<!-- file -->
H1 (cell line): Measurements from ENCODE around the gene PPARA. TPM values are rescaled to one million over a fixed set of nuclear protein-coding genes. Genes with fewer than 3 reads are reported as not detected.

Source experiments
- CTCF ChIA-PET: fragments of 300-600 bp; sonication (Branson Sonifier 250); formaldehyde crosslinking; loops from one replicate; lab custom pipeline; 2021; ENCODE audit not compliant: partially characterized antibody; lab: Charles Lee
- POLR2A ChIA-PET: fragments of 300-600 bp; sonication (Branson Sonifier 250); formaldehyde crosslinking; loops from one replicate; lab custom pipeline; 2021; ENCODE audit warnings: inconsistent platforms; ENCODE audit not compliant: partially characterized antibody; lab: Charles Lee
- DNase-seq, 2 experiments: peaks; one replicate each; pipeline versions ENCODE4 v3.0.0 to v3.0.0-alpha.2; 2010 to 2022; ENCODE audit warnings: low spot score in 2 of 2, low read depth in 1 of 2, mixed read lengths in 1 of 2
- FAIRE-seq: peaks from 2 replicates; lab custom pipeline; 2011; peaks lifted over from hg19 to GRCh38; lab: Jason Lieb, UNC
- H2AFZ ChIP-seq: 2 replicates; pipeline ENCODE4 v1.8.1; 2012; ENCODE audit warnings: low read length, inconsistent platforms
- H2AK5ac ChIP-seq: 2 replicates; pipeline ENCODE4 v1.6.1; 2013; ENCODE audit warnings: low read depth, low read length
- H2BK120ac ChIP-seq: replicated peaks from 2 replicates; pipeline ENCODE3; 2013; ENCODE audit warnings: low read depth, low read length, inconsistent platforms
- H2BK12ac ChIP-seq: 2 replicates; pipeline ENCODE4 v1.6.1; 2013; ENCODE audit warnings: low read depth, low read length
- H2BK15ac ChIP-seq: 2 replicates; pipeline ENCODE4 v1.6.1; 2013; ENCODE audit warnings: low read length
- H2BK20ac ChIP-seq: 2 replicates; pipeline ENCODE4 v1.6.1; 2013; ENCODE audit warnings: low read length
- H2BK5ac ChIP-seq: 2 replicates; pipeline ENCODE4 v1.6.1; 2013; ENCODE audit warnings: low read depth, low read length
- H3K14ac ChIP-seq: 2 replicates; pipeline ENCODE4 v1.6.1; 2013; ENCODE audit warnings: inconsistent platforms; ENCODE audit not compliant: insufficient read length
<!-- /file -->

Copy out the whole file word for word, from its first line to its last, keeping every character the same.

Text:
H1 (cell line): Measurements from ENCODE around the gene PPARA. TPM values are rescaled to one million over a fixed set of nuclear protein-coding genes. Genes with fewer than 3 reads are reported as not detected.

Source experiments
- CTCF ChIA-PET: fragments of 300-600 bp; sonication (Branson Sonifier 250); formaldehyde crosslinking; loops from one replicate; lab custom pipeline; 2021; ENCODE audit not compliant: partially characterized antibody; lab: Charles Lee
- POLR2A ChIA-PET: fragments of 300-600 bp; sonication (Branson Sonifier 250); formaldehyde crosslinking; loops from one replicate; lab custom pipeline; 2021; ENCODE audit warnings: inconsistent platforms; ENCODE audit not compliant: partially characterized antibody; lab: Charles Lee
- DNase-seq, 2 experiments: peaks; one replicate each; pipeline versions ENCODE4 v3.0.0 to v3.0.0-alpha.2; 2010 to 2022; ENCODE audit warnings: low spot score in 2 of 2, low read depth in 1 of 2, mixed read lengths in 1 of 2
- FAIRE-seq: peaks from 2 replicates; lab custom pipeline; 2011; peaks lifted over from hg19 to GRCh38; lab: Jason Lieb, UNC
- H2AFZ ChIP-seq: 2 replicates; pipeline ENCODE4 v1.8.1; 2012; ENCODE audit warnings: low read length, inconsistent platforms
- H2AK5ac ChIP-seq: 2 replicates; pipeline ENCODE4 v1.6.1; 2013; ENCODE audit warnings: low read depth, low read length
- H2BK120ac ChIP-seq: replicated peaks from 2 replicates; pipeline ENCODE3; 2013; ENCODE audit warnings: low read depth, low read length, inconsistent platforms
- H2BK12ac ChIP-seq: 2 replicates; pipeline ENCODE4 v1.6.1; 2013; ENCODE audit warnings: low read depth, low read length
- H2BK15ac ChIP-seq: 2 replicates; pipeline ENCODE4 v1.6.1; 2013; ENCODE audit warnings: low read length
- H2BK20ac ChIP-seq: 2 replicates; pipeline ENCODE4 v1.6.1; 2013; ENCODE audit warnings: low read length
- H2BK5ac ChIP-seq: 2 replicates; pipeline ENCODE4 v1.6.1; 2013; ENCODE audit warnings: low read depth, low read length
- H3K14ac ChIP-seq: 2 replicates; pipeline ENCODE4 v1.6.1; 2013; ENCODE audit warnings: inconsistent platforms; ENCODE audit not compliant: insufficient read length